Ebbers Found Guilty

UPDATED: Bernard Ebbers, former WorldCom CEO, is found guilty on fraud charges in connection with accounting scandal behind the collapse of Worldcom.
Posted March 15, 2005

Tim Gray

UPDATED: NEW YORK -- Former WorldCom CEO Bernard Ebbers was found guilty today on charges he ordered the telecom's finances inflated to cover massive losses.

Ebbers, 63, was accused of orchestrating an $11 billion fraud that led to WorldCom's collapse and the largest bankruptcy in U.S. history. He was charged with conspiracy, securities fraud and seven counts of lying to the Securities and Exchange Commission. He faces 85 years in prison.

"Today's verdict is a triumph of our legal system and the application of our nation's laws against those who breach them," said Attorney General Alberto Gonzales. "We are satisfied the jury saw what we did in this case: that fraud at WorldCom extended from the middle-management levels of this company, all the way to its top executive.

Ebbers is expected to appeal. "The fight will continue," Reid Weingarten, Ebbers' attorney, told reporters this afternoon. "We profoundly disagree with the verdict. We will continue to believe there isn't a chance he participated in efforts to cook books at WorldCom."

During the five-week trial, Ebbers and his former CFO, Scott Sullivan, took the stand as key witnesses offering quite contrary testimony of the scandal. While on the stand last week, Ebbers maintained he was not aware that Sullivan and WorldCom accountants had falsifying financial statements until the company's collapse.

In fact, during opening arguments on Jan. 26 in U.S. District Court, Weingarten sought to paint Ebbers as an almost tragic figure who was misled by slippery accounting deeds by Sullivan.

In turn, Sullivan, the government's key witness, admitted to the jury that he cooked company books in order to inflate earnings and make the telecom appear profitable, but did so only under constant pressure from Ebbers.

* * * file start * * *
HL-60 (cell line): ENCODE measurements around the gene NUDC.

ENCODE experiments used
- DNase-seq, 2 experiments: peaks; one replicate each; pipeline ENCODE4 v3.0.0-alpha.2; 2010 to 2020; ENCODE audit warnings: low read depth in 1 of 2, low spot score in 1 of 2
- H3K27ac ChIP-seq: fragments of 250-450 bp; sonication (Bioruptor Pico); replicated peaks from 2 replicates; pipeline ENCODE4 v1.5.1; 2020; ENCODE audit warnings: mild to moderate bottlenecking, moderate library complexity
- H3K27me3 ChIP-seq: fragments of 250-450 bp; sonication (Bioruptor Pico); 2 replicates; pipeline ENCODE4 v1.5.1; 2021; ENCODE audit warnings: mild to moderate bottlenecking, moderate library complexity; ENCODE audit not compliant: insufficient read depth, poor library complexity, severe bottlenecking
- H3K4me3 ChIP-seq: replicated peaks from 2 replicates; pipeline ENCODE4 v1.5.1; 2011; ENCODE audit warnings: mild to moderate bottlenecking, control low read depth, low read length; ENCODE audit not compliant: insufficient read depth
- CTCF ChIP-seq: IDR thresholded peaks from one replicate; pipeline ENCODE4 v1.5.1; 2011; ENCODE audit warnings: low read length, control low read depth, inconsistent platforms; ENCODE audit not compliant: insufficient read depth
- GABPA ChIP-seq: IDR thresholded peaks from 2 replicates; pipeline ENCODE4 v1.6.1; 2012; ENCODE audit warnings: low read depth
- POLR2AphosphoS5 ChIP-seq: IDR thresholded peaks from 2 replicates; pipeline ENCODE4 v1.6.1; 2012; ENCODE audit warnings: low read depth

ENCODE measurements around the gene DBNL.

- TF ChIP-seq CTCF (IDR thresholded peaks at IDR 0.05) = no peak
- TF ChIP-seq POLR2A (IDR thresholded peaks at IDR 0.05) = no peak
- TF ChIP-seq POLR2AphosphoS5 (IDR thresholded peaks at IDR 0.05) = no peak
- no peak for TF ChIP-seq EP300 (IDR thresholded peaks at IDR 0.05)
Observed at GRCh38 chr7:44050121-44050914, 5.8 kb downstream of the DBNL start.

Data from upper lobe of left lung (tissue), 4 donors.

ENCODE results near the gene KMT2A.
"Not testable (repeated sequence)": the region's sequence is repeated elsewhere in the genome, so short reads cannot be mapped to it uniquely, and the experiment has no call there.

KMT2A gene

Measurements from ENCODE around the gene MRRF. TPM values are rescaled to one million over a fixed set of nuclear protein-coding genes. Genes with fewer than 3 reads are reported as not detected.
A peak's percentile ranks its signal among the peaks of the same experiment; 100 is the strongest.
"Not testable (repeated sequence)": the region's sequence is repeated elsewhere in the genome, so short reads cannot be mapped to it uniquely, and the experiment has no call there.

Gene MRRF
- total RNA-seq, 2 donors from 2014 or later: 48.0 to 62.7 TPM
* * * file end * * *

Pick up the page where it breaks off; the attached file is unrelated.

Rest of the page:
"I falsified financial statements of the company; made adjustments to revenue for the purpose of meeting analyst expectations," Sullivan said on the stand.

He repeatedly said Ebbers constantly pressured him to "hit our numbers" when the telecom giant was struggling to generate revenues.

Sullivan, who is facing 25 years on similar charges, was on the stand for five days detailing, often in painstaking minutia, how the books were altered and that the orders had come from Ebbers.

The government claimed Ebbers instructed Sullivan to adjust the Mississippi-based company's accounting numbers every quarter from 2000 to 2002 to hit the marks set by Wall Street analysts -- regardless of the company's performance. He also testified that he helped create two sets of accounting books as part of his plans to inflate revenues.

The telecom's massive collapse and loss of $11 billion would ultimately become an emblem for the excesses during the dot-com bubble.

Sullivan testified during the trial that the drop in WorldCom's fortunes was caused by several factors, most notably the burst of the dot-com bubble and subsequently the burst of the telecom bubble in late 1999 and 2000.

"It was abruptly changing and we didn't expect either," he told the jury. "We expected the Internet to continue to provide growth."

He later admitted company executives had "taken their eye off the ball" when they became preoccupied with the failed acquisition of Sprint .

Scott H. Kessler, director of Information Technology Equity Research at Standard & Poors, said certain companies were better prepared than others to deal with the sudden loss of capital during the dot-com bust, and it had a particularly sharp impact on the telecom business.

"A lot of capital was pouring into different areas of technology, as well as ancillary areas, including telecom equipment and hardware," he said. "Once the Internet stocks peaked and then started heading down, it was like a spigot being turned off. Without capital, a lot of these companies were not able to keep afloat."

During the trial, the prosecution attempted to paint that precise picture of a struggling company unable and unprepared to handle fluctuating market conditions. But instead of riding the wave of a changing market, the prosecution said, Ebbers decided to orchestrate a massive fraud.

Sullivan backed up the government's position, claiming he had discussions with Ebbers each time analysts adjusted their consensus ratings concerning WorldCom's earnings and revenue estimates, often driving stock prices down.

"Most of the adjustments made were to get higher numbers and a higher growth rate," Sullivan told the jury. "We were trying to meet the expectations of the security analysts."

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